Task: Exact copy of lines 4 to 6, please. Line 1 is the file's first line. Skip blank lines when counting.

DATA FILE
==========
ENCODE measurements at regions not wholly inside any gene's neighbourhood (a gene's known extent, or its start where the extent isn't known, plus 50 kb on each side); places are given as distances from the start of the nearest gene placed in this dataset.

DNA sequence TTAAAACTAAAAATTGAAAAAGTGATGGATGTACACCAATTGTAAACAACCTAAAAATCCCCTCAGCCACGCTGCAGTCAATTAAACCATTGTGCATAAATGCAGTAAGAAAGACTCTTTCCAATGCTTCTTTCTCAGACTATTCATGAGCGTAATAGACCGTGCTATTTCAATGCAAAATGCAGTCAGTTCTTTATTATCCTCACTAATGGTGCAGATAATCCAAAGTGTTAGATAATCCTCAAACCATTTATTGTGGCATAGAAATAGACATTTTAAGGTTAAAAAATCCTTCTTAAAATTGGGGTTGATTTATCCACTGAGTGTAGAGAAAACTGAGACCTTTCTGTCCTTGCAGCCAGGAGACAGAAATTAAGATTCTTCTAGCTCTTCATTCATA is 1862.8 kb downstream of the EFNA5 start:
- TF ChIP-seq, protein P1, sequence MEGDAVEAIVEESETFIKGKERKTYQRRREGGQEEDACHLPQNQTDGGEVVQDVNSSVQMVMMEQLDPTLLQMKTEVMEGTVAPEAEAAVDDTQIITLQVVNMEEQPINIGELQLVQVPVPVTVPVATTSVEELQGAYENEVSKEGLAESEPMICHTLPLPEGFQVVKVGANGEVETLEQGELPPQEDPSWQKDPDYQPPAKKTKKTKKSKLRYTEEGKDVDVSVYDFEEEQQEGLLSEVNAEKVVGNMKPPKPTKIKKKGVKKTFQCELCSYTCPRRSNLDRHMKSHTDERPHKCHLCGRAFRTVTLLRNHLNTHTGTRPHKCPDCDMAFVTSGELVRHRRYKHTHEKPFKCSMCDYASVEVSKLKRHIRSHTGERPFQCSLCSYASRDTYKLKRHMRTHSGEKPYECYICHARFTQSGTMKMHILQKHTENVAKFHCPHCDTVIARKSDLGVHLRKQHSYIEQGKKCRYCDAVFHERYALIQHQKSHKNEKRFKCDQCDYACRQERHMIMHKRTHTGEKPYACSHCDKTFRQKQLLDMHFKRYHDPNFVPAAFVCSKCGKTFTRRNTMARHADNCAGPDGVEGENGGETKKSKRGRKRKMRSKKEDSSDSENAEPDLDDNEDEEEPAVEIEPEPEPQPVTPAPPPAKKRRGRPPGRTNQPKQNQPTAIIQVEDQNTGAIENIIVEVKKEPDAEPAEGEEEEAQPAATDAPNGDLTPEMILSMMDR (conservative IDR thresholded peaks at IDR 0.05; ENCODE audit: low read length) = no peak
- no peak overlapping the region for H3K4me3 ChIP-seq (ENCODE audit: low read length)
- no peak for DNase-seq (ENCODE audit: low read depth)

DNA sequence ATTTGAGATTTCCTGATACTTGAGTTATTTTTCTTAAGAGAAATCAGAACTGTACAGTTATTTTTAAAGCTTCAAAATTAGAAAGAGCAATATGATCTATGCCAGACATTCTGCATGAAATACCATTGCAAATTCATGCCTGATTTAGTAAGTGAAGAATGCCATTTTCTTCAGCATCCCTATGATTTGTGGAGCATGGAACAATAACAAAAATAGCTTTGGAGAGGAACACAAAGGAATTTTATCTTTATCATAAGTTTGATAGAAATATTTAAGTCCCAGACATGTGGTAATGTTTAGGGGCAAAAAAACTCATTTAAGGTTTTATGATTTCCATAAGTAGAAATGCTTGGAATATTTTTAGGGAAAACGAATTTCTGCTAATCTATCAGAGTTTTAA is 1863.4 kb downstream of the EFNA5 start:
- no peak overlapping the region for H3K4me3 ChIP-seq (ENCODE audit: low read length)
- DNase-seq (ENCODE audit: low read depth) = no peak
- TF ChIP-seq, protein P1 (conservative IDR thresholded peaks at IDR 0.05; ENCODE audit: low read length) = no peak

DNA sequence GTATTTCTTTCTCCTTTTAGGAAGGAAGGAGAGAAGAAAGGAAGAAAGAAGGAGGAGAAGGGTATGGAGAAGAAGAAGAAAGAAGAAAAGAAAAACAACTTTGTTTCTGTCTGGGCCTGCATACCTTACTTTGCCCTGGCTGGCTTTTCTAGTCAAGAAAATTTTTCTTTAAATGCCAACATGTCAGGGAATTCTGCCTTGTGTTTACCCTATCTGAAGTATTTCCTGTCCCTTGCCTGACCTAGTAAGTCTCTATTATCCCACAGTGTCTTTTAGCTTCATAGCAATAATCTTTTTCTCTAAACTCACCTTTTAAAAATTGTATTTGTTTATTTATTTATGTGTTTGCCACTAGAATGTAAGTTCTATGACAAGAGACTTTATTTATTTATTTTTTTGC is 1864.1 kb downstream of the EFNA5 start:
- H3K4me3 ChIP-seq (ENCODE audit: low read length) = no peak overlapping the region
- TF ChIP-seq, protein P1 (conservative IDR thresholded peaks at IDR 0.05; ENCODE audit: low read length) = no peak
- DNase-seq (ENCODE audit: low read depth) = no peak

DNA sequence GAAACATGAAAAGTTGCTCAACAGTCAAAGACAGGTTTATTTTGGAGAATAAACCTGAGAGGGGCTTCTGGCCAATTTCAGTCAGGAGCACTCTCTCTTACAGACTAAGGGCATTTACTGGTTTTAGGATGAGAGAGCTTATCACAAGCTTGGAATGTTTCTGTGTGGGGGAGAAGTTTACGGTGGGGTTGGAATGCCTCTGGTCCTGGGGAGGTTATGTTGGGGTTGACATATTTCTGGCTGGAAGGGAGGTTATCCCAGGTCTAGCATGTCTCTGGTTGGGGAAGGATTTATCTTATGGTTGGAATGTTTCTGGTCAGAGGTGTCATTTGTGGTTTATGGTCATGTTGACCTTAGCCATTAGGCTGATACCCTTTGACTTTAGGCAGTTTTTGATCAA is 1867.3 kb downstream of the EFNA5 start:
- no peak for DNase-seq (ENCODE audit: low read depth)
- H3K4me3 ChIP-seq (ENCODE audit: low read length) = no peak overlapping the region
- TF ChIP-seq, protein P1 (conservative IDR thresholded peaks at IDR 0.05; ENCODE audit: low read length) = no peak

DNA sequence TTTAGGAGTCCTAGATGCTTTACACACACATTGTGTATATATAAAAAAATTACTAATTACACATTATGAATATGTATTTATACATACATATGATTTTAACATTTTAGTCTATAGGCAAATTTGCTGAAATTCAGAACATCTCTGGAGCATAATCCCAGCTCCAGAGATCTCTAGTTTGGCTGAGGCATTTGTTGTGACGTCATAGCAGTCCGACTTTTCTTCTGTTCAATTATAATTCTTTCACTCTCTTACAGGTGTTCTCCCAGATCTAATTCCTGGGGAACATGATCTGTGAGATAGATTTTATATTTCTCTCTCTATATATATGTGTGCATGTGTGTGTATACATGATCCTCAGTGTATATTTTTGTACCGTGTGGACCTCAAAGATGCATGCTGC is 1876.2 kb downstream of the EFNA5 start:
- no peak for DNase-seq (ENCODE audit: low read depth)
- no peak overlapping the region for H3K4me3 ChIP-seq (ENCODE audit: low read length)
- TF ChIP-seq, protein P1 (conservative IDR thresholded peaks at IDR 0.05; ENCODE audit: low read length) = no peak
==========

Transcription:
- no peak overlapping the region for H3K4me3 ChIP-seq (ENCODE audit: low read length)
- no peak for DNase-seq (ENCODE audit: low read depth)

DNA sequence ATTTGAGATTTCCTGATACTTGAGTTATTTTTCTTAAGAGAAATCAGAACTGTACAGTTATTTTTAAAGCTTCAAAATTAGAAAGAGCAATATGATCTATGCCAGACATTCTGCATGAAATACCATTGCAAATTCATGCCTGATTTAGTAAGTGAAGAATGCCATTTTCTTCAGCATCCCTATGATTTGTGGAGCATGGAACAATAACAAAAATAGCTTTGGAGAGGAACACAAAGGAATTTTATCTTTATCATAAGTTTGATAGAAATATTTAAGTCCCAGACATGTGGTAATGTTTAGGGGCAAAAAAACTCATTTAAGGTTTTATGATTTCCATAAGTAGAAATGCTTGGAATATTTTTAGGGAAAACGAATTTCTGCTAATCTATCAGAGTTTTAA is 1863.4 kb downstream of the EFNA5 start: